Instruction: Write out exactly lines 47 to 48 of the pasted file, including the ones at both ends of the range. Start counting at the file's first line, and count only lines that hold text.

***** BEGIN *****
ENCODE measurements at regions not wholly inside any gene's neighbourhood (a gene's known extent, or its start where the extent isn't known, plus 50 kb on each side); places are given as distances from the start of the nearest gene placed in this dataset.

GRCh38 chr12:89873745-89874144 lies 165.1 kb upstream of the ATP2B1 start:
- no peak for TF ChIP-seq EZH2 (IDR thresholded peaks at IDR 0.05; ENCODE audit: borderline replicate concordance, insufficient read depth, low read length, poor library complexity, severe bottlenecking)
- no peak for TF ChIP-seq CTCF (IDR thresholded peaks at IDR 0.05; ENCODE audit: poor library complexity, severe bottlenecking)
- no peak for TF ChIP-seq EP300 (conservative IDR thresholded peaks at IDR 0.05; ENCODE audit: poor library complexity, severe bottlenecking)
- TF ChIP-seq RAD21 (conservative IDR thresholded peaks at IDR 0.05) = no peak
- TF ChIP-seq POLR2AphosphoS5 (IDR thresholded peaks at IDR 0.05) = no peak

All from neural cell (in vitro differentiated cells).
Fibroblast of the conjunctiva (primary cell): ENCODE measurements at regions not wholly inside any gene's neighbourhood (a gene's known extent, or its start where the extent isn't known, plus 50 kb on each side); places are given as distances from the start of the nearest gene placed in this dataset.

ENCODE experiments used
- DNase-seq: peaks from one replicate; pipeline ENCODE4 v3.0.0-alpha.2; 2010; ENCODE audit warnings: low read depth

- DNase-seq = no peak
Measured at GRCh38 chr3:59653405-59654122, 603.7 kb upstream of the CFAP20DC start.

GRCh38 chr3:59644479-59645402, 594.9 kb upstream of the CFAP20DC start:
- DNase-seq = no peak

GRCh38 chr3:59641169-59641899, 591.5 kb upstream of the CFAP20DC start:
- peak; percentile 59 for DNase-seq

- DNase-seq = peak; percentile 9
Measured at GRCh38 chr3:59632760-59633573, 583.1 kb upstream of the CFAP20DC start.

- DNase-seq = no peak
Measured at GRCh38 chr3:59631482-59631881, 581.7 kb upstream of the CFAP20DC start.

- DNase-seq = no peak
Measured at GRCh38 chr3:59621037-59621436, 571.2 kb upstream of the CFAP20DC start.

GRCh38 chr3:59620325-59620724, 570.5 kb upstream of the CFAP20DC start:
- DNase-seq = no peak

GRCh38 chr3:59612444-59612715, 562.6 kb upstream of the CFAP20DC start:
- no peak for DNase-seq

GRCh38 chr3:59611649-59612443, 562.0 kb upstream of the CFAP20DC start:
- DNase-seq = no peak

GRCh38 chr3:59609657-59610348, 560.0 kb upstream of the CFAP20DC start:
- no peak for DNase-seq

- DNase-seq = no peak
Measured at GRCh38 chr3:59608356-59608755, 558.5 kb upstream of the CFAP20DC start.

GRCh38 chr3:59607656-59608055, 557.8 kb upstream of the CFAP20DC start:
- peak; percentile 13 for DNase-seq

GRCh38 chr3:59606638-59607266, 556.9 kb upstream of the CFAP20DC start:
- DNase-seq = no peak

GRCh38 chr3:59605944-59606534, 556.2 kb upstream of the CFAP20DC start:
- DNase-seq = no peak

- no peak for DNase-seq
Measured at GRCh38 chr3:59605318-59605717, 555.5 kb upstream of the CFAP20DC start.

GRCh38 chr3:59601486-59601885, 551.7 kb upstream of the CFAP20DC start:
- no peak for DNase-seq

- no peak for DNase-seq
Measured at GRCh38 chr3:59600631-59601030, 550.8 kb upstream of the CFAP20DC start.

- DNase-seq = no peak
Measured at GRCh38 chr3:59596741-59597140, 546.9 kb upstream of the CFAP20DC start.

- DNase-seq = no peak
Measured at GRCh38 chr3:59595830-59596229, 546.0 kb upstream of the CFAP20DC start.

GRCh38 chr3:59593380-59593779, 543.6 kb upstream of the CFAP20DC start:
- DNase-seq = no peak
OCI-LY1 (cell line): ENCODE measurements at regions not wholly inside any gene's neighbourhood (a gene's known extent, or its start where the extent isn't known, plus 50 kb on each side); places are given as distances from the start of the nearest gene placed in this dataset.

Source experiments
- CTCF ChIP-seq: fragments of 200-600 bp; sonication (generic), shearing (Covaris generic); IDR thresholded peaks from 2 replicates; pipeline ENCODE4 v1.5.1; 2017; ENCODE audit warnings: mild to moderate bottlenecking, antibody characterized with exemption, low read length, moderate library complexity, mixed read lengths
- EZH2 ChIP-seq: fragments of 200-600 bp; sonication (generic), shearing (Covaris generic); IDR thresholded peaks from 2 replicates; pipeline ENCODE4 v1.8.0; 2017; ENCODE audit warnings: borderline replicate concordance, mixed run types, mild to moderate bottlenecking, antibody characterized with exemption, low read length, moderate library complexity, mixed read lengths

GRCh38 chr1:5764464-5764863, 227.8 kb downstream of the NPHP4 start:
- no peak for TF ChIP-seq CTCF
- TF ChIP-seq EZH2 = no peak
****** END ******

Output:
Measured at GRCh38 chr3:59596741-59597140, 546.9 kb upstream of the CFAP20DC start.

- DNase-seq = no peak